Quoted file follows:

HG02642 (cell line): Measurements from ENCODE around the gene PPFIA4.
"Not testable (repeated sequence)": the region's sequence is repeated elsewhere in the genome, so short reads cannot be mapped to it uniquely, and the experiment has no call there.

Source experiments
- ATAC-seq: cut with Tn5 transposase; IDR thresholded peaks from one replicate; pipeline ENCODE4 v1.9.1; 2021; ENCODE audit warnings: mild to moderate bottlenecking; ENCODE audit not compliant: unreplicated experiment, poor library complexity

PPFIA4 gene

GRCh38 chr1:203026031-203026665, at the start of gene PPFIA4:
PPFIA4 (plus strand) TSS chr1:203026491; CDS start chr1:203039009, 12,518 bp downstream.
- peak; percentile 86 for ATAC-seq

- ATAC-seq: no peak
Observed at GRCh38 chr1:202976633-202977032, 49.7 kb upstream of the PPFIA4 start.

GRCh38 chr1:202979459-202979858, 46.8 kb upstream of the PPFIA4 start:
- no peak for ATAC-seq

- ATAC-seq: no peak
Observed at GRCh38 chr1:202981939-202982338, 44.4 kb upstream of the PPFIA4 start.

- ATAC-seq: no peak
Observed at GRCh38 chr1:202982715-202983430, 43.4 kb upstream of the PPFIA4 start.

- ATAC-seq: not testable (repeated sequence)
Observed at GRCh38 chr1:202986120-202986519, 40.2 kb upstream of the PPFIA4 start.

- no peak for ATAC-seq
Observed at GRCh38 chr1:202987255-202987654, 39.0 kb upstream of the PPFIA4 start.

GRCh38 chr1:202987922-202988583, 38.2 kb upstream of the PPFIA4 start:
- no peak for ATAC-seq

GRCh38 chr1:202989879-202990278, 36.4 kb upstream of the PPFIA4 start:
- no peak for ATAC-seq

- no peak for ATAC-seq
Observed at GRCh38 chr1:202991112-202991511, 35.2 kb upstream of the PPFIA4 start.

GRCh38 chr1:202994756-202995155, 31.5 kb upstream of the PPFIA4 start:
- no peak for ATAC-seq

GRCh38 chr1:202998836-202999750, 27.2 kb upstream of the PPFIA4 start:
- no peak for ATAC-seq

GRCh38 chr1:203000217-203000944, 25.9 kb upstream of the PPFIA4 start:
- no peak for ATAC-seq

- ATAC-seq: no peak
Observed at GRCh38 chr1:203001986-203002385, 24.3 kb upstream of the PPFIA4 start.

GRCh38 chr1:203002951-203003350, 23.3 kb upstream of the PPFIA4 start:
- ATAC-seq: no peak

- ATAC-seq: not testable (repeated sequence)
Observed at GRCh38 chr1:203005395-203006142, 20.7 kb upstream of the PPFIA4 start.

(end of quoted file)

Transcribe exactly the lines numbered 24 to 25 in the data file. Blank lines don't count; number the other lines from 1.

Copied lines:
- no peak for ATAC-seq

- no peak for ATAC-seq